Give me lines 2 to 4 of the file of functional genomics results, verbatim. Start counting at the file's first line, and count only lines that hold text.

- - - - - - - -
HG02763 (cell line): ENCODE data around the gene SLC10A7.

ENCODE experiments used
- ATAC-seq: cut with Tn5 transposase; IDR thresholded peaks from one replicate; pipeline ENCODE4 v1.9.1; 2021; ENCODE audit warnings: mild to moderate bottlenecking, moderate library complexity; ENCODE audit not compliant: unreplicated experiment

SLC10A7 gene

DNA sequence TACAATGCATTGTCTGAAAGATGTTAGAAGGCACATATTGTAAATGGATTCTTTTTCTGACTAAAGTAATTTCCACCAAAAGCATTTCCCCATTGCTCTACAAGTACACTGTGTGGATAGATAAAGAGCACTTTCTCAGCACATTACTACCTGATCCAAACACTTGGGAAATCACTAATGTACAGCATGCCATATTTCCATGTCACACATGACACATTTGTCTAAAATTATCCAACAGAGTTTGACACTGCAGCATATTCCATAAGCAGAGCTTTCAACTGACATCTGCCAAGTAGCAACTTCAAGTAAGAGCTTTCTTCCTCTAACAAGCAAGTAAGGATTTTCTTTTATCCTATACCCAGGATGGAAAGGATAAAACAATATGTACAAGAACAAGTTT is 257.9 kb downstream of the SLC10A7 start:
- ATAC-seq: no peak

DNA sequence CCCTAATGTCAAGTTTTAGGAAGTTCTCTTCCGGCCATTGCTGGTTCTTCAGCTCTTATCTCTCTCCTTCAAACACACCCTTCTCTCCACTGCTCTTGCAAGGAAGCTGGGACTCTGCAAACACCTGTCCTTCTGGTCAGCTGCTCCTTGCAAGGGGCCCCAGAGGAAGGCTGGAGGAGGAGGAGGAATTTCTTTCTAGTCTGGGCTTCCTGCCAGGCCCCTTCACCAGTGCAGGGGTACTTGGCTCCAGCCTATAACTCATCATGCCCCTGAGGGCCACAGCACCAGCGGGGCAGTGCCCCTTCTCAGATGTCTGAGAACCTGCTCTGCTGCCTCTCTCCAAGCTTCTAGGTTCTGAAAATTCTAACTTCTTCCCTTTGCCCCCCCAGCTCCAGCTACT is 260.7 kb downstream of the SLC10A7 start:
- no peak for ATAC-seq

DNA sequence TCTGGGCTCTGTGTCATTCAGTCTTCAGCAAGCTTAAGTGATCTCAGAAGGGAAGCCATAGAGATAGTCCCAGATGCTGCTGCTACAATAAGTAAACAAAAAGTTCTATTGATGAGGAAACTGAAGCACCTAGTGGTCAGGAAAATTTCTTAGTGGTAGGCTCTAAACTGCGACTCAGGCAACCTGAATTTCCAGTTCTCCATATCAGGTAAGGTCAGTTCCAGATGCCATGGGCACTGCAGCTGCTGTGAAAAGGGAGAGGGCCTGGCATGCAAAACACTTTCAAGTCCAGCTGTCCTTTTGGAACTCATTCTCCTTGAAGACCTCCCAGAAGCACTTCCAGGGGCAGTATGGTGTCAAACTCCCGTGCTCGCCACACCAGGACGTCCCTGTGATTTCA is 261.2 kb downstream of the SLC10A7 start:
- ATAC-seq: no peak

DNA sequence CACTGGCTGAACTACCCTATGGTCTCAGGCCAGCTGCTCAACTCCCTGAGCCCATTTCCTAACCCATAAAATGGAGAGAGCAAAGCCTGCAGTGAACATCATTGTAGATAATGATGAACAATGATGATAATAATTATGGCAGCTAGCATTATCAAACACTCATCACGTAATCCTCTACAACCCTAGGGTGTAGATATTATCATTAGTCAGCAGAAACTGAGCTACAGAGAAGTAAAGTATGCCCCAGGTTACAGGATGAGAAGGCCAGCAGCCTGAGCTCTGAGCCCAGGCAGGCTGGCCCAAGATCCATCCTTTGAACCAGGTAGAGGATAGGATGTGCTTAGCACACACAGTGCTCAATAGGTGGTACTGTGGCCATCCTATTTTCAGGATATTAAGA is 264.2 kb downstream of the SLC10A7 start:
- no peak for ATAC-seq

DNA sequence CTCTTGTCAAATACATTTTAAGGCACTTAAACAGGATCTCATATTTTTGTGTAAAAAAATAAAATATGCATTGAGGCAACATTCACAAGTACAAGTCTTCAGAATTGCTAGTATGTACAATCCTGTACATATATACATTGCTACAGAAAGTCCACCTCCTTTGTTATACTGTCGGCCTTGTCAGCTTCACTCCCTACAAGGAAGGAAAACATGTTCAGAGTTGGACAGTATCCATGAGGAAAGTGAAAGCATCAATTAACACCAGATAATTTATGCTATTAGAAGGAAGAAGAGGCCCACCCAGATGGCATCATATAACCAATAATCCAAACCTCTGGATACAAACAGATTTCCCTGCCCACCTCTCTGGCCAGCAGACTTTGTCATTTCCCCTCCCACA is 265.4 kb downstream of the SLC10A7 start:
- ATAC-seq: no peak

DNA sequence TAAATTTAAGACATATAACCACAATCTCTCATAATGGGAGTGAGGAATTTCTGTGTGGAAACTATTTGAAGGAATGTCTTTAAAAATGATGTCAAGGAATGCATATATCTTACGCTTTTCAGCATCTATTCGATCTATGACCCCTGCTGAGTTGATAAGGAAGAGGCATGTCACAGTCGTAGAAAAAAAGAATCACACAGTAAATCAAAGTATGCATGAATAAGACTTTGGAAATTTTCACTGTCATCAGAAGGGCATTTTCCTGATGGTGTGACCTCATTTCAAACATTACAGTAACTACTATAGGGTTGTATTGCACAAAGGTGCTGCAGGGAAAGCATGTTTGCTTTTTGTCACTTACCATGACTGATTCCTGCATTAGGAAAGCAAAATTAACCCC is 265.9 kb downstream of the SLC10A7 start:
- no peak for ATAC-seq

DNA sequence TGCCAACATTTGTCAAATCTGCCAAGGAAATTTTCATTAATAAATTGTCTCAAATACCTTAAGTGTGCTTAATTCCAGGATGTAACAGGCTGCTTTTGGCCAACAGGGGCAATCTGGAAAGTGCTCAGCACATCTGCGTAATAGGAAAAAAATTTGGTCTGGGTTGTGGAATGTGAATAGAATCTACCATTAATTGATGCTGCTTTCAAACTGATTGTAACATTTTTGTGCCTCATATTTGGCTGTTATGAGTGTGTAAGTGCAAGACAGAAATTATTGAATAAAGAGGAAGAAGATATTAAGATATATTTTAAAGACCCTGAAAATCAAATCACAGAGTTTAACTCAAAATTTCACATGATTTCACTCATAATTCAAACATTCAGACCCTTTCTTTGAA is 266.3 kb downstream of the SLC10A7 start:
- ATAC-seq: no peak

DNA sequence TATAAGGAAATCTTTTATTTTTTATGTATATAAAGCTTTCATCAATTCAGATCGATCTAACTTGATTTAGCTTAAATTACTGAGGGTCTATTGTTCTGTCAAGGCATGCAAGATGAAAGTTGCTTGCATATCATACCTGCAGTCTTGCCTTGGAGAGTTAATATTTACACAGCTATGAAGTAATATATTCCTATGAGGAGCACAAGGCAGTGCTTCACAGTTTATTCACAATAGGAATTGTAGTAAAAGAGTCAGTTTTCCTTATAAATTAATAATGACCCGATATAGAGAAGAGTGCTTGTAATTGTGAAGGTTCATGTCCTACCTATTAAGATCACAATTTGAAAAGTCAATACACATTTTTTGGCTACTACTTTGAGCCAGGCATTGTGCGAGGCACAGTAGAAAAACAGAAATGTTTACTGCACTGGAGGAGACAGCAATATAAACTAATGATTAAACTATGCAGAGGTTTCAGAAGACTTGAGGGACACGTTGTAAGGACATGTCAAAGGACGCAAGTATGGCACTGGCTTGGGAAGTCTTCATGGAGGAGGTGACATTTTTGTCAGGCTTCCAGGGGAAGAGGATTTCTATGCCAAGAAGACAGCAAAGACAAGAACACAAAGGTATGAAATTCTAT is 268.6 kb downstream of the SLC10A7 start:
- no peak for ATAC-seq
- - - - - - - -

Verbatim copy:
ENCODE experiments used
- ATAC-seq: cut with Tn5 transposase; IDR thresholded peaks from one replicate; pipeline ENCODE4 v1.9.1; 2021; ENCODE audit warnings: mild to moderate bottlenecking, moderate library complexity; ENCODE audit not compliant: unreplicated experiment

SLC10A7 gene